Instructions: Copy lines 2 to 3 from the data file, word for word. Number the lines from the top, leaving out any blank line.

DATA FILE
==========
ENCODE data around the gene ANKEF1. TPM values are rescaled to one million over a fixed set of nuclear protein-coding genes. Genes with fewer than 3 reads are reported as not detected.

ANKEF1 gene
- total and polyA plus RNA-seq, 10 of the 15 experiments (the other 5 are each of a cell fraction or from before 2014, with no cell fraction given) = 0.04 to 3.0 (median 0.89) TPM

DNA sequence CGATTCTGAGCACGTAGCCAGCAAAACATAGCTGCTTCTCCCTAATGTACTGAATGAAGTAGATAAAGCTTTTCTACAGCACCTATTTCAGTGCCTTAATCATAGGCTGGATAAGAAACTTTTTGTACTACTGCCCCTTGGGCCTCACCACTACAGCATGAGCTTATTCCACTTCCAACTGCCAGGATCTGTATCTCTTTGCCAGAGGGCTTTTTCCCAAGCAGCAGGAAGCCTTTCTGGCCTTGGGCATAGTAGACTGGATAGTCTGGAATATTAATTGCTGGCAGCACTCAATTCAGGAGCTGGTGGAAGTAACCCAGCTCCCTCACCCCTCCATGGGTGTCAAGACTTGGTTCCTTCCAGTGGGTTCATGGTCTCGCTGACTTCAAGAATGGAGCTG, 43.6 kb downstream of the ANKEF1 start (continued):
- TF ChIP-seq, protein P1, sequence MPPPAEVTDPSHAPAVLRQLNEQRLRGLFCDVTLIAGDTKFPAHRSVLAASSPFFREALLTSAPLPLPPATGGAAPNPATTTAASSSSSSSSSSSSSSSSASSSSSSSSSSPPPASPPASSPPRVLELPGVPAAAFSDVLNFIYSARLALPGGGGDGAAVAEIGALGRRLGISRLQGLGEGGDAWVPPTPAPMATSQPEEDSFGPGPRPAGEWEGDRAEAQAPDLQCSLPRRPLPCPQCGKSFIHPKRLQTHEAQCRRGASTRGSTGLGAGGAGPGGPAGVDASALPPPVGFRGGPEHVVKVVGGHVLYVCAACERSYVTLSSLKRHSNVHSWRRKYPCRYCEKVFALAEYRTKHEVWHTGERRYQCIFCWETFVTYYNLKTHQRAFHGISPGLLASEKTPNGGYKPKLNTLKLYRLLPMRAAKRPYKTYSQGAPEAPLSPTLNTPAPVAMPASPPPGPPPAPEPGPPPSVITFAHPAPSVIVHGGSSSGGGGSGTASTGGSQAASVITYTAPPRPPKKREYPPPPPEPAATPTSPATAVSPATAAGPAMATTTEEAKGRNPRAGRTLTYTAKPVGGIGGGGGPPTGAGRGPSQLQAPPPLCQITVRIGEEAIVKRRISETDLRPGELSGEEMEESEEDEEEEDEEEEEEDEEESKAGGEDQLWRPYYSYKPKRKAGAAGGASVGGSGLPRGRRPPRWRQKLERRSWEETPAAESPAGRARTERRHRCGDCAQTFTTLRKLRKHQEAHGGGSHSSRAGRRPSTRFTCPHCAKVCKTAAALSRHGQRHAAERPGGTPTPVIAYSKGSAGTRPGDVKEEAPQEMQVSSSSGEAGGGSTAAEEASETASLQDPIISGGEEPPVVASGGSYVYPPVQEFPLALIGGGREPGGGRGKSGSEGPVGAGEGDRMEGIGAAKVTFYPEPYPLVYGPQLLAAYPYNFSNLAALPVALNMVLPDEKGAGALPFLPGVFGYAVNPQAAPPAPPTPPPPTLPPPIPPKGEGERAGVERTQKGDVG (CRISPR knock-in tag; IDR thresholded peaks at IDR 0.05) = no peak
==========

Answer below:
ANKEF1 gene
- total and polyA plus RNA-seq, 10 of the 15 experiments (the other 5 are each of a cell fraction or from before 2014, with no cell fraction given) = 0.04 to 3.0 (median 0.89) TPM